Last week, we talked a little bit about how we might assign credit and blame for different outcomes on a baseball diamond. For the most part, it came up that the batter actually has much more control over the outcome of an at-bat than does the pitcher. Last week, I only looked at six possible outcomes of a plate appearance: strikeout, walk, HBP, ground ball, line drive, and fly ball. For the three balls in play, I didn’t go any further beyond the fact that the batter hit a ground ball. It might have made its way through the infield. It might have been scooped up and thrown to first for an out.
This week, let’s take a little deeper look into what happens after the batter hits the ball and how much he and the pitcher control what happens to it afterward.
Warning! Gory Mathematical Details Ahead!
If a plate appearance ends in a strikeout, walk, or HBP, it just ends right there. We know what the next game state will be (so long as we know the previous one). The number of outs generated is fixed. The runners move in a prescribed manner (unless there’s some sort of SB attempt, something that we can address later). With a ball in play, there are more variables to take into account. Classic DIPS theory suggests that a pitcher has little to no control over what happens to a ball once it leaves the bat and that all pitchers are essentially true talent .300 BABIP giver-uppers. Now, the extreme position on that has been batted back a bit over the years. The evidence shows that it’s not quite that simple.
Let’s start with the knowledge that the ball has been struck and the batter has hit a fly ball and assume for a moment that’s all we know. From last week, we know that the batter gets 42.6 percent of the credit for the fact that it’s a fly ball, the pitcher gets 51.2 percent, and the rest (6.2 percent) goes to the “league” which is a way of saying that sometimes fly balls just happen. A fly ball though is a bundle of cork, twine, leather, and possibilities. In 2014, there were 37,559 plate appearances that ended in what Retrosheet classified as either a fly ball or a pop up. In 84.7 percent of those, the ball ended up in someone’s glove for an out. In 0.3 percent of those cases, the ball ended up in someone’s glove… and then jumped out of his glove for an error. There were 1,103 singles on fly balls (2.9 percent of the time), 1,410 doubles (3.8 percent), 242 triples (0.6 percent), and 2,873 home runs (7.6 percent).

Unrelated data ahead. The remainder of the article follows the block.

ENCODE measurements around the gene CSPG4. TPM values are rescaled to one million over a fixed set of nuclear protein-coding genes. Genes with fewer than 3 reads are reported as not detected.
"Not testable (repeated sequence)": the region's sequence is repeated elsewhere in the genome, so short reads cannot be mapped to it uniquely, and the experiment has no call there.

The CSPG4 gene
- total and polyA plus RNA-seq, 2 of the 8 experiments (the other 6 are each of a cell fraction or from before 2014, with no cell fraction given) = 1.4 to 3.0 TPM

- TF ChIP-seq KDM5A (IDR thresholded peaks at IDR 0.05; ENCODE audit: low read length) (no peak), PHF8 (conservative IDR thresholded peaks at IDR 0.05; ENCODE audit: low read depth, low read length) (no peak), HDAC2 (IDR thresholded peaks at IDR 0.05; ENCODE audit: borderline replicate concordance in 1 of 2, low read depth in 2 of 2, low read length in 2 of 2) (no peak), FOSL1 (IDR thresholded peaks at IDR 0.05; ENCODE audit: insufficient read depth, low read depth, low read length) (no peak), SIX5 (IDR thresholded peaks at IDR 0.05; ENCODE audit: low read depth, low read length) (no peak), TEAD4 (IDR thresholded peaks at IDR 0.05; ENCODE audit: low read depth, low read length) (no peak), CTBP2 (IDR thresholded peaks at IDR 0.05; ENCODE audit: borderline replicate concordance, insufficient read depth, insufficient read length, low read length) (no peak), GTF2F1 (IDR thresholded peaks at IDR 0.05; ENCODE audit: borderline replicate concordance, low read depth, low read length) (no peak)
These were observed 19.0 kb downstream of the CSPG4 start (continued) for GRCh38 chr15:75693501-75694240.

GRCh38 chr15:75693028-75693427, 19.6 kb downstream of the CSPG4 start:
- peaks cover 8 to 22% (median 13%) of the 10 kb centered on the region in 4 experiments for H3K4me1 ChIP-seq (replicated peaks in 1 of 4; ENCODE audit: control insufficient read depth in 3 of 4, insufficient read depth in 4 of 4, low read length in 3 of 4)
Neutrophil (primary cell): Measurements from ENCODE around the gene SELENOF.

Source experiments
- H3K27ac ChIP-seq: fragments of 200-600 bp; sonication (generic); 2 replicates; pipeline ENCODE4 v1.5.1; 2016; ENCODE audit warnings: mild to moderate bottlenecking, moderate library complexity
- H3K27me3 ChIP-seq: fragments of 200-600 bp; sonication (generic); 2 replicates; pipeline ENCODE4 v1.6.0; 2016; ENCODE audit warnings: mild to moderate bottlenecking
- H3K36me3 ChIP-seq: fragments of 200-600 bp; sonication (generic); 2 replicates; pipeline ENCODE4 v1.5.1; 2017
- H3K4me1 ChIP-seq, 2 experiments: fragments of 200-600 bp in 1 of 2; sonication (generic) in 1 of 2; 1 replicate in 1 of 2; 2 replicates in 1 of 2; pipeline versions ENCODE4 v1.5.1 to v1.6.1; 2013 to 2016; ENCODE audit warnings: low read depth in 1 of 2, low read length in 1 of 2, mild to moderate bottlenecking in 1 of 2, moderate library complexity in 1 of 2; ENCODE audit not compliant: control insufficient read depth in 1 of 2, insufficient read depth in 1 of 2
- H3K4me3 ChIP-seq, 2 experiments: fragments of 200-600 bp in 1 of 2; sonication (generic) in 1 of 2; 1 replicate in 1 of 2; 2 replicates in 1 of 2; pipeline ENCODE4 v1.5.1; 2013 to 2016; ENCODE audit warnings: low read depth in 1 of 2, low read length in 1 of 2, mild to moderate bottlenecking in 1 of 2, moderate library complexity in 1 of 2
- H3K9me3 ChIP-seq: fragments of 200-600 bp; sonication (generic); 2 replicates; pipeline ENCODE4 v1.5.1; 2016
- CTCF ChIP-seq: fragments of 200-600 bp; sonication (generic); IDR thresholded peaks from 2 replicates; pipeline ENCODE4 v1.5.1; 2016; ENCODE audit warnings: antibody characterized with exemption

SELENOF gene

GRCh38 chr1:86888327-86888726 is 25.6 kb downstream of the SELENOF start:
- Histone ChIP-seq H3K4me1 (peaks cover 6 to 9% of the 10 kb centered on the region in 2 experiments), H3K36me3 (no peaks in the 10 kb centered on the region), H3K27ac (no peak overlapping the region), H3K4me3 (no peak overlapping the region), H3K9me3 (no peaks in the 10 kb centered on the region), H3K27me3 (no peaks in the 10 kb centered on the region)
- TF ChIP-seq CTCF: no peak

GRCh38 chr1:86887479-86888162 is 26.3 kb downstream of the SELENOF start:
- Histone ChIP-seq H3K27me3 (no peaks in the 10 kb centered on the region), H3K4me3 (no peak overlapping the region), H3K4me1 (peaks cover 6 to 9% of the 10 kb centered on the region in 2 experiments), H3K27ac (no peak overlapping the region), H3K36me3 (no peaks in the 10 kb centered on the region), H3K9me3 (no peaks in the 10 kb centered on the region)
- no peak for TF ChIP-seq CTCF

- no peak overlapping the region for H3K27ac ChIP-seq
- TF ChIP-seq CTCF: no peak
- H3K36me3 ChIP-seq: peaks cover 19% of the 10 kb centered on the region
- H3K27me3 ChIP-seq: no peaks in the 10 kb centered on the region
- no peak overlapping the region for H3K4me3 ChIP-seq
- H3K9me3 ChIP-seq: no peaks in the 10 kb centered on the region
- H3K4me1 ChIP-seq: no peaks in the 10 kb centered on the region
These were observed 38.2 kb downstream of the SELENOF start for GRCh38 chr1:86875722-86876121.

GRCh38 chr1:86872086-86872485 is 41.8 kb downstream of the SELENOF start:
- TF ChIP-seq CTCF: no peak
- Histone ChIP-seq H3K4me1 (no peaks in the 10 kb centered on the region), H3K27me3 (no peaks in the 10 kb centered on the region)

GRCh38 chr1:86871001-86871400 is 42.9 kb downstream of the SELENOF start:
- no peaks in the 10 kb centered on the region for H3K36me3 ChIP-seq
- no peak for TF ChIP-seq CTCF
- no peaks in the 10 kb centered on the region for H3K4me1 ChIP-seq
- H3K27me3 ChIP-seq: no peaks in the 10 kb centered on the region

Now, that fly ball will eventually do one of those things. But at the moment it leaves the bat, we don’t know what. So, we’re going to use the idea of expected value. We can generate a run value for a fly out, and a single, and a double, etc. and multiply by the various percentages that we found above and get the expected value of a batter hitting a fly ball. That’s important, because we know that fly balls have generally different outcomes than ground balls, so we want to give a batter and pitcher credit for what they hit. Also, what happens to the fly ball is going to depend on a few other factors. Namely, the fielders. They didn’t help the fly ball get made, but they’re going to have a say in what happens afterward.
Now that we know we have a fly ball, we should ask whether the defense was needed to defend it at all. In baseball, fly balls that aren’t able to be caught because they sail over the wall have a particular importance within the game. One thing that researchers have noticed is that while a pitcher’s home run rate is somewhat stable from year to year, the percentage of fly balls that a pitcher allows to go over the wall is not. In fact, it seems that about 9-10 percent of all fly balls become home runs and pitchers all seem to regress heavily back toward that mean from season to season. When we say a pitcher is homer prone, it’s mostly because he gives up a lot of fly balls and eventually, probability catches up with all of us.